In my humble opinion, the best UK dividend stocks pay an ever-increasing dividend. This means, in good times and in bad times.
Especially the bad times are important because that’s when we need our dividend income the most. “Luckily” we had such a phase at the start of the pandemic in 2020 because it really separated the men from the boys.
As an example, 42 stocks listed on the FTSE 100 index cut their dividend in 2020 / 2021 due to the pandemic. This is really a lot and you definitely don’t want 42% of your dividend growth portfolio to let you down during such stressful times.
On the other hand, there are enough stocks that have continued to show loyalty to their shareholders and have either increased or remained their dividends.
Now we’re talking, right?
And we can be really happy with that because you don’t pay dividend withholding tax on UK dividend stocks. Although you are probably obliged to pay the dividend tax in your own country. It just makes things so much easier!
Having said that, let’s share with you the 20 UK best dividend stocks!
These are 20 stocks that haven’t cut their dividend during the great financial recession in 2008/2009 or during the Covid19 pandemic in 2020.
Actually, a few of these UK dividend stocks are worth discussing a bit more.
They have not been mentioned a lot on this blog and they show signs of high quality and (sometimes) offer an attractive starting dividend yield.
I will discuss those first and then share with you the full list.
This article is part of a series in which I’m analyzing dividend stocks per European country:
– 5 highest yielding German dividend stocks
– 5 highest yielding French dividend stocks
– The 15 best Dutch dividend stocks to buy in 2022
Data for these UK dividend growth stocks in this article might be out-of-date at the time of reading. Please verify this data if it’s part of your decision making process.
1. BAE Systems plc
|Dividend Yield||3.17%||Dividend Per Share||25.1p|
|Years Dividend Growth / Remain||23||Sector||Industrials|
|5 Year Average Dividend Growth||3,34%||EPS Payout Ratio||56%|
BAE Systems Plc (LON:BA | ISIN: GB0002634946) is a typical defense contracting company which got founded in 1999 after the acquisition of Marconi Electronic Systems (MES) by British Aerospace. The company specializes in arms, (cyber)security, and aerospace.
Since then it has grown into the largest defense contractor in Europe and 7th in the world by revenues. Some of it’s biggest competitors are 2 other dividend aristocrats in this industry: Lockheed Martin and Raytheon Technologies.
It seems to be a fruitful industry for producing dividend aristocrats because BAE Systems has increased its dividend since its founding (only 1 flat year in 2003). It has done this with a compounded annual growth rate (CAGR) of 5.1% over the last 23 years.
This is a rate well above the average inflation during that time period. And I see no reason why it can’t continue doing that, even though we are experiencing high inflation right now.
European countries are massively announcing increased spending on military equipment to shield from the threat of a Russian invasion. Hence, I expect them to seek partners they trust the most.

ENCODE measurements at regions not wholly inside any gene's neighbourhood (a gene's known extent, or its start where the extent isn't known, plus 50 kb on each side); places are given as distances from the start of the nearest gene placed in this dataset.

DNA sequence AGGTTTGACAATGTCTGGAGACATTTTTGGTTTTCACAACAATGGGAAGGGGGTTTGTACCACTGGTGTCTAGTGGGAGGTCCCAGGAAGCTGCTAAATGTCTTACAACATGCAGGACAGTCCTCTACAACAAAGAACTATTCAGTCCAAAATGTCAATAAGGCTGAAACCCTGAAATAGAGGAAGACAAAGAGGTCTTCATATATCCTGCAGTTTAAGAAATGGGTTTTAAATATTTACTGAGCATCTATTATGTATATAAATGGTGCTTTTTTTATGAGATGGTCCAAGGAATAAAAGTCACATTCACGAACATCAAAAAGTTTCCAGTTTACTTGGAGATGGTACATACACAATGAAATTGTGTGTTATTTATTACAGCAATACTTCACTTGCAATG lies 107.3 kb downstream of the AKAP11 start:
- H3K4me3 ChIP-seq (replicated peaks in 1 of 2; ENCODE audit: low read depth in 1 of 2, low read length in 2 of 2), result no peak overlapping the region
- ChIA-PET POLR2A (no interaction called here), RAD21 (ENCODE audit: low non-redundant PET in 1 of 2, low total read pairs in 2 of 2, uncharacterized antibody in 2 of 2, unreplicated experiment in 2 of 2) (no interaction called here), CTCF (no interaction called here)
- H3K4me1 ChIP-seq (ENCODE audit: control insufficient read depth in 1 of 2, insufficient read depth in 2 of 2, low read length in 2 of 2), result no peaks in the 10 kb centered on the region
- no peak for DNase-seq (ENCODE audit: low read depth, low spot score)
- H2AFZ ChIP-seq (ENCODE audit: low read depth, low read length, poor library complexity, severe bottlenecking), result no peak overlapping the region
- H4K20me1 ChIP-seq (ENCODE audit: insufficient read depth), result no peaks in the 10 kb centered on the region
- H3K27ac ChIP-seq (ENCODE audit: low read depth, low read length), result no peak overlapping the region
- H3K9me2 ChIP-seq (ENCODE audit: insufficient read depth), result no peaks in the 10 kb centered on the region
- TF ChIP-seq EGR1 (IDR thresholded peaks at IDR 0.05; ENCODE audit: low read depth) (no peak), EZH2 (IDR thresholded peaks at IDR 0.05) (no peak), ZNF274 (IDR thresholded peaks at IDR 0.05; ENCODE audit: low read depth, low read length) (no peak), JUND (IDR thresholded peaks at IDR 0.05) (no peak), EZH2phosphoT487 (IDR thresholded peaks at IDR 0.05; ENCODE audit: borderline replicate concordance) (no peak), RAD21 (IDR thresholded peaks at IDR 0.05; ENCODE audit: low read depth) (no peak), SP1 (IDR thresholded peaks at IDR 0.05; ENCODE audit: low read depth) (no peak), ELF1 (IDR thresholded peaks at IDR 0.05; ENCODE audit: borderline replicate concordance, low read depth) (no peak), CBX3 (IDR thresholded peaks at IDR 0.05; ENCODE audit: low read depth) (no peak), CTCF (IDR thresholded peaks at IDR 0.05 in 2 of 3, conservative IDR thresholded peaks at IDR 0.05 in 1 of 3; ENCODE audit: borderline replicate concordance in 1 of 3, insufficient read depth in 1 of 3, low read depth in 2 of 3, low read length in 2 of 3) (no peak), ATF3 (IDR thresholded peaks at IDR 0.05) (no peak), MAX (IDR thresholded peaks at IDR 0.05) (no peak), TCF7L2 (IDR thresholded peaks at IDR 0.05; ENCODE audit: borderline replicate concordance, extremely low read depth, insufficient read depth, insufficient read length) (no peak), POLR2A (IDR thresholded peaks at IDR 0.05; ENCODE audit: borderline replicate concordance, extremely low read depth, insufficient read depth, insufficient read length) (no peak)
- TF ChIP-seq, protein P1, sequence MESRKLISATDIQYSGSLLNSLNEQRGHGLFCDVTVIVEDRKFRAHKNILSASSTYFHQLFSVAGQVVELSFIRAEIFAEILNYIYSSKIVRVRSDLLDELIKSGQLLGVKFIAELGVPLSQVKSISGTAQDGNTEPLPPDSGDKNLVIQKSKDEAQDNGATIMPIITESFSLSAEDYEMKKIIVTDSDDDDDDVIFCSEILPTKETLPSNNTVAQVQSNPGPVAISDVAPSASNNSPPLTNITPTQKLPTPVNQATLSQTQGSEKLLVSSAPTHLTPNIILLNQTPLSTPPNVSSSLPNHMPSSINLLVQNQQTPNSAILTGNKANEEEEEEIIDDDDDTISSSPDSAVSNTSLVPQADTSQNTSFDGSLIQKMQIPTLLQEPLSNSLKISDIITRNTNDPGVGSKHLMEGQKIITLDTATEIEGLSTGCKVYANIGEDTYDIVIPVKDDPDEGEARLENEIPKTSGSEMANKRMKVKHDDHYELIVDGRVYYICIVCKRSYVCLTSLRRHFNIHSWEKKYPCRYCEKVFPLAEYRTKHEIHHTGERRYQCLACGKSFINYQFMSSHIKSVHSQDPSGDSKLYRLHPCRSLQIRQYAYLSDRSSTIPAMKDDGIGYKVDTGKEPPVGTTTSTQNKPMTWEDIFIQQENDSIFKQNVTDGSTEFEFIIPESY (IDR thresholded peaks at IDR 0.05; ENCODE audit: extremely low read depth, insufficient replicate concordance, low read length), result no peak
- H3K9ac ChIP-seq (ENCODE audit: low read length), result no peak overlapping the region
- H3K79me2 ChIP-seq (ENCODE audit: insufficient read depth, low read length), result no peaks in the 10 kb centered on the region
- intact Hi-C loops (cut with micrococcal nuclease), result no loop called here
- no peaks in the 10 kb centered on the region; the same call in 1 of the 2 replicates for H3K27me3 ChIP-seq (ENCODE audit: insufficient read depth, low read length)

And believe it or not, BAE systems will be one of them because the European mainland is culturally quite closely connected to Great Brittain (yes, also after Brexit 😅)
But jokes aside, BAE Systems also spots a healthy payout ratio of 56%, which gives it ample room to grow in the upcoming years, all else being equal.
Hence, I feel that it is one of the best UK dividend stocks right now which is traded on the FTSE 100 index.
However, I do realize that investing in a stock like BAE Systems might trigger some moral issues. I leave it up to you to judge whether it fits your investment philosophy.
2. CRH Plc
|Dividend Yield||2.93%||Dividend Per Share||0.96p|
|Years Dividend Growth / Remain||32+||Sector||Materials|
|5 Year Average Dividend Growth||8.14%||EPS Payout Ratio||29.45%|
CRH Plc (LON:CRH | ISIN:IE0001827041) is one of the leading building materials businesses in the world. They manufacture and supply a diverse range of integrated building materials and products. These can typically be found throughout the built environment, from major public infrastructure projects to commercial buildings and residential homes.
Or without all the gibberish: they produce cement, asphalt, and several other core materials to build big stuff.
Having said that, this is where the FTSE 100 becomes an international index. Did you know that CRH Plc is actually an Irish company that is headquartered in Dublin? It got founded in 1970 after a merger between Cement Limited (founded in 1930) and Roadstone Limited (founded in 1949).
Since then it has established itself as a true dividend stock and it has been paying a growing dividend since at least 1990. Unfortunately, I couldn’t find any data further down in history, but I’ll bet you there is even more.
However, their dividend growth was not always that strong. As an example, it was flat for 7 consecutive years from 2009 to 2015. As you can imagine, the bust of the housing bubble and the great financial recession had a strong impact on the company.
But these are also the times when you can witness true commitment from a management team. The easy way was to cut the dividend, but they decided to continue to provide dividends to their shareholders.
Having said that, I’m not really a fan of these kinds of companies, but their track record is quite strong. Especially with a CAGR of 8% dividend growth in the last 5 years.
But maybe this is a stock that fits in your portfolio?
3. DCC Plc
|Dividend Yield||3.11%||Dividend Per Share||175,78p|
|Years Dividend Growth / Remain||30||Sector||Energy|
|5 Year Average Dividend Growth||9,47%||EPS Payout Ratio||55%|
DCC plc (LON:DCC | ISIN:IE0002424939) is a multinational specialised in sales, marketing and support services. The company provides those services to the Energy, Technology and Healthcare sectors.
The company got founded in 1976 and grew during those years into a 13 billion of annual sales today. And it doesn’t stop there yet, because management is quite bullish on their own future. They are aiming to produce high double-digit EPS returns which is not unlikely with an 11.8% CAGR during the last 28 years.